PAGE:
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Articles Tagged All-stars 

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07-11

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22

The Lineup Card: Ten of Our Personal All-Stars
by
Baseball Prospectus

05-07

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0

BP Daily Podcast: Effectively Wild Episode 197: Our Incredibly Premature All-Star Picks
by
Ben Lindbergh and Sam Miller

02-21

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20

In A Pickle: All-Stars Are Not All Stars
by
Jason Wojciechowski

07-12

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5

BP Unfiltered: MVPs Who Weren't All-Stars
by
Ben Lindbergh

06-30

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3

The BP Wayback Machine: Un-Stars
by
James Click

01-20

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8

Fantasy Beat: Rankings Review: Left Field
by
Marc Normandin

07-14

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10

Ahead in the Count: Three Eras of All-Star Voting
by
Matt Swartz

07-14

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23

All-Star Game: Observations from Anaheim
by
Christina Kahrl

07-09

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11

All-Star Discontents
by
Christina Kahrl

07-05

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3

Contractual Matters: An All-Star Payday
by
Jeff Euston

06-07

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39

Prospectus Idol Entry: The Summer of 1992
by
Matthew Knight

01-04

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6

Prospectus Q&A: Tony Blengino
by
David Laurila

07-17

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All-Star Sabotage
by
Matt Meyers

07-07

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Prospectus Today: All-Star Screw-Ups
by
Joe Sheehan

06-04

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Prospectus Today: NL All-Stars
by
Joe Sheehan

10-16

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Future Shock: Monday Morning Ten-Pack
by
Kevin Goldstein

10-16

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Prospectus Today: LCS, Day Six
by
Joe Sheehan

10-14

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0

Future Shock: Where Did the Tigers and the Athletics Come From?
by
Kevin Goldstein

10-14

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0

Prospectus Today: LCS, Day Four
by
Joe Sheehan

10-14

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0

Playoff Prospectus: The Best and Worst of Mets and Cardinals Postseason Pitching
by
Jim Baker

10-13

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0

Prospectus Today: LCS, Day Three
by
Joe Sheehan

10-12

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0

Prospectus Today: The Games Go On
by
Joe Sheehan

10-12

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0

Player Profile
by
Marc Normandin

10-11

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0

Remembering Buck O'Neil
by
Alex Belth

10-11

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Prospectus Today: LCS, Day One
by
Joe Sheehan

10-09

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0

Completely Random Statistical Trivia
by
Keith Woolner

10-09

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Prospectus Today: Division Series, Day Six
by
Joe Sheehan

10-07

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Prospectus Today: Division Series, Day Four
by
Joe Sheehan

10-06

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Prospectus Today: Division Series, Day Three
by
Joe Sheehan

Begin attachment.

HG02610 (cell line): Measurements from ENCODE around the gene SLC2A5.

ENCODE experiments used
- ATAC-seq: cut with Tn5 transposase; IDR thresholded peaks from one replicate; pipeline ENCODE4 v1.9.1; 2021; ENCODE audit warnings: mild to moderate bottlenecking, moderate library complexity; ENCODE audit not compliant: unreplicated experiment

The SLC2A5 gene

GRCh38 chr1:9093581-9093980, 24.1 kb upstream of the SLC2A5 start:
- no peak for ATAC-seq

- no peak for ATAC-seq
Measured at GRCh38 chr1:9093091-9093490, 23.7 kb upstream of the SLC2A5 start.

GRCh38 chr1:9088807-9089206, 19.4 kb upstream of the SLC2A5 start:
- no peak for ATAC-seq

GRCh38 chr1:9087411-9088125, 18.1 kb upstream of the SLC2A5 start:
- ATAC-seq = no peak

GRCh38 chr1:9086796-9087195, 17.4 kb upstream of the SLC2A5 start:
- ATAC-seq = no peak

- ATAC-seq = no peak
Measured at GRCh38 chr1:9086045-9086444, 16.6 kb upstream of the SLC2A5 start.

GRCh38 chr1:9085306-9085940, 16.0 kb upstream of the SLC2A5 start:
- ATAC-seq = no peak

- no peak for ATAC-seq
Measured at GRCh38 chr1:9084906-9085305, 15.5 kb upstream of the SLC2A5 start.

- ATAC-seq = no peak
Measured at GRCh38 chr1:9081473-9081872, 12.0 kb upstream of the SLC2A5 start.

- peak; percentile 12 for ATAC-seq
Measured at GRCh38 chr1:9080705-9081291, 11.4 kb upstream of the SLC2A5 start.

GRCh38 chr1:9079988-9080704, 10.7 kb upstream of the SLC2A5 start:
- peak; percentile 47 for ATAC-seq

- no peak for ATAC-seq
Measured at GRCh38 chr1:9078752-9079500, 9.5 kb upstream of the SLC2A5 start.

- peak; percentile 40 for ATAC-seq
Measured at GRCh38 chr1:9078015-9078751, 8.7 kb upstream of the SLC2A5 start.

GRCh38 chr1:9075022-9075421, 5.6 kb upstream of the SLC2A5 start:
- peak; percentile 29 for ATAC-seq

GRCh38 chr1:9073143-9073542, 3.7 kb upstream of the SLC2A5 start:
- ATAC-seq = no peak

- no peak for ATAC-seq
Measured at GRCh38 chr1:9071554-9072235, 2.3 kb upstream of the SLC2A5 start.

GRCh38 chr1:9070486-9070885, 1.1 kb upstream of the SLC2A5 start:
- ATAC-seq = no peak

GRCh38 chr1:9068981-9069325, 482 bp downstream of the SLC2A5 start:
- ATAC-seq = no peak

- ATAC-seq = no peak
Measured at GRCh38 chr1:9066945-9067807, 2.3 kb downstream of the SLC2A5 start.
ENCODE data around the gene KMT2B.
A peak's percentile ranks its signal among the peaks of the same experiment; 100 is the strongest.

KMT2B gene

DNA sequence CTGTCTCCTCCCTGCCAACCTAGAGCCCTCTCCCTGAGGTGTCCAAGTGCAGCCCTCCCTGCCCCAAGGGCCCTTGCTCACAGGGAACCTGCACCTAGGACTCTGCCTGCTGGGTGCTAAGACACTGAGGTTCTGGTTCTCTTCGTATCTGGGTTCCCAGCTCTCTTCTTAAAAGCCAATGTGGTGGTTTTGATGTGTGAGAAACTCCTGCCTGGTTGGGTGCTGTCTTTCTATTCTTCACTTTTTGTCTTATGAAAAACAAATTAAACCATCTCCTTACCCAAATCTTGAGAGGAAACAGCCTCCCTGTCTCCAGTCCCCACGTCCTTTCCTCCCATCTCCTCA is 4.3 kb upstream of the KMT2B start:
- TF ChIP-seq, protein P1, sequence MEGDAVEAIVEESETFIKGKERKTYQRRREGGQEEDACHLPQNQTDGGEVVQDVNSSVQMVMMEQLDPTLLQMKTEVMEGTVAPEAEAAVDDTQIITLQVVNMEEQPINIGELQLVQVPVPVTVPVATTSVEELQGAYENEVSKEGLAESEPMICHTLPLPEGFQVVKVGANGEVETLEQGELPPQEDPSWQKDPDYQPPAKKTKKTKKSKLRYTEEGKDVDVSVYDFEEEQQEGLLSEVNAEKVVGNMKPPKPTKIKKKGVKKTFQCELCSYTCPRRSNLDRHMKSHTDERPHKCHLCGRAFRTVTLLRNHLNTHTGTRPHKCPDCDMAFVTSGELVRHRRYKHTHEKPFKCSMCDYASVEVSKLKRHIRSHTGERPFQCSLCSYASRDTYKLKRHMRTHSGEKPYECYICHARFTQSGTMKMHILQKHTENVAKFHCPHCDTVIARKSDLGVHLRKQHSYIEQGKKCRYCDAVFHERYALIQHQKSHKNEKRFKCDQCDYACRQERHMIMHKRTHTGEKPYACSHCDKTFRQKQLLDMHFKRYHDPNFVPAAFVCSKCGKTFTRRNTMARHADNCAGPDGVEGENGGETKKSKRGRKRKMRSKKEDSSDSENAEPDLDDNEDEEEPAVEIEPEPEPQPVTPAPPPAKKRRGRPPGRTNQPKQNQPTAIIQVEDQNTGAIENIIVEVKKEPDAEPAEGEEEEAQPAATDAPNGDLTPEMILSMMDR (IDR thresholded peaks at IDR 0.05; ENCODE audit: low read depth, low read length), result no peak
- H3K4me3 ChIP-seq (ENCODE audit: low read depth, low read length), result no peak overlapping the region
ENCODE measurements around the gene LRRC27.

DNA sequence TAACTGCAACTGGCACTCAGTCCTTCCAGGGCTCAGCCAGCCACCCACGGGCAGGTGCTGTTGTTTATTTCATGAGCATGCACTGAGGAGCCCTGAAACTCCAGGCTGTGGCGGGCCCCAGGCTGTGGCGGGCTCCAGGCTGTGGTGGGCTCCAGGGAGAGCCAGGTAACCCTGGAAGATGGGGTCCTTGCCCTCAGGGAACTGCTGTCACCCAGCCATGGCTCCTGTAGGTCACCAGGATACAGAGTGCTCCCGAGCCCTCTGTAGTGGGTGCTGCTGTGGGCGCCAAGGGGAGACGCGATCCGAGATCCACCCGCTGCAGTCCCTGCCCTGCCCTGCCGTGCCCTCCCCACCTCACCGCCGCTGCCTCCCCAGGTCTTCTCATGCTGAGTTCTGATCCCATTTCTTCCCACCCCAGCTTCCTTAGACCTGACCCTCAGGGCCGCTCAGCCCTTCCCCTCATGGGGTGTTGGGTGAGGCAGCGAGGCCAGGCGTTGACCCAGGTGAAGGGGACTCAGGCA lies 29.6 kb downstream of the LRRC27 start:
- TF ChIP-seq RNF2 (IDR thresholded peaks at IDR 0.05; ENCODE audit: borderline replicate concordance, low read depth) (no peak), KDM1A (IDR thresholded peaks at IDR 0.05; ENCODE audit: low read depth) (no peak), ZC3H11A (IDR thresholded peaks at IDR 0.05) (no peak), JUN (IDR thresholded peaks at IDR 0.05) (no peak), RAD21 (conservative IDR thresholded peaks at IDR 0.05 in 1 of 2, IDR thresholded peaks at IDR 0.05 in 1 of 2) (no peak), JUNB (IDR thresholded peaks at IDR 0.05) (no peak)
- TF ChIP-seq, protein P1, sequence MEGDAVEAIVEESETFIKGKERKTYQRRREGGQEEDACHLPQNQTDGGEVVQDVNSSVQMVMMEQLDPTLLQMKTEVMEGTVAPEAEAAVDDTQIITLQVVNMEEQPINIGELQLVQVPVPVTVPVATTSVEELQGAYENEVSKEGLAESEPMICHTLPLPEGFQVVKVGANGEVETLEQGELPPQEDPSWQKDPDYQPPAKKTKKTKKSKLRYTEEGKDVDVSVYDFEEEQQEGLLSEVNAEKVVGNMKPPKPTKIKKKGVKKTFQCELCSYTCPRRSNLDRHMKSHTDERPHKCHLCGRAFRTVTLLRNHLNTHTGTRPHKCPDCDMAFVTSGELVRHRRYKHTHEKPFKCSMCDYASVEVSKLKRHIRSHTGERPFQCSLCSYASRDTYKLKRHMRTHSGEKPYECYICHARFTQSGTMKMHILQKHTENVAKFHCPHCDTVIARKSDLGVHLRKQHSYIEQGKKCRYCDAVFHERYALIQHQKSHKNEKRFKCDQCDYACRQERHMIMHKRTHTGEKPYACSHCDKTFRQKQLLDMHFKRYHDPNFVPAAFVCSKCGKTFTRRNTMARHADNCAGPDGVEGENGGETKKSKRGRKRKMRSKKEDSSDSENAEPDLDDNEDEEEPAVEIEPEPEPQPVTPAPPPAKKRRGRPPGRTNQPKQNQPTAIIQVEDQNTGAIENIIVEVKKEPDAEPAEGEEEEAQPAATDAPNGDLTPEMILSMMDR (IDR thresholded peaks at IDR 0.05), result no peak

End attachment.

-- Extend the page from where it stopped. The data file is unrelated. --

10-06

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Prospectus Matchups: October Musings
by
Jim Baker

10-05

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Prospectus Today: Division Series, Day Two
by
Joe Sheehan

07-07

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0

Crooked Numbers: Un-Stars
by
James Click

07-14

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Mid-Season Baseball Awards
by
Ryan Wilkins

07-13

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0

Divisional All-Star Teams
by
Jim Baker

07-16

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Prospectus Today: All-Star Diary
by
Joe Sheehan

07-08

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0

Prospectus Triple Play: Chicago White Sox, St. Louis Cardinals, Texas Rangers
by
Baseball Prospectus

12-10

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0

HACKING MASS Results
by
Baseball Prospectus

10-12

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0

Call It In The Air!
by
Dave Pease

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The BP team chooses its own All-Stars from the pool of players who were not selected for the teams.

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With All-Star voting officially underway, Ben and Sam make their incredibly premature picks, with Jason Wojciechowski joining them to settle any disputes.



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February 21, 2013 5:00 am

In A Pickle: All-Stars Are Not All Stars

20

Jason Wojciechowski

Jason looks at the worst players, by career WARP, to make multiple trips to the All-Star Game.

Last week, we looked at players who racked up large career WARP figures but for one reason or another (underappreciation, the league being incredibly stocked at their position, steady goodness rather than flashes of greatness) didn't make very many All-Star teams. This week, having sufficiently buried the lede, it's time to look at the players who inspired this investigation in the first place: the very worst players to make multiple All-Star Games. Caveats and notes:

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Which players have won MVP awards without making the Midsummer Classic?

If you watched the All-Star game on Tuesday—and judging by the ratings, that’s a pretty big “if”—you probably thought you were watching the best players Major League Baseball had to offer (except for some injured ones). After all, bringing the best in baseball together for our viewing pleasure is what the All-Star game is for, or ​was for when it was still relevant. And since nothing can be better than the best, you're probably thinking, why even bother to see the second half of the season?

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With this year's rosters for the Midsummer Classic set to be announced on Sunday, revisit Click's Picks for the worst All-Stars of all time.

While looking toward the future with our comprehensive slate of current content, we'd also like to recognize our rich past by drawing upon our extensive (and mostly free) online archive of work dating back to 1997. In an effort to highlight the best of what's gone before, we'll be bringing you a weekly blast from BP's past, introducing or re-introducing you to some of the most informative and entertaining authors who have passed through our virtual halls. If you have fond recollections of a BP piece that you'd like to nominate for re-exposure to a wider audience, send us your suggestion.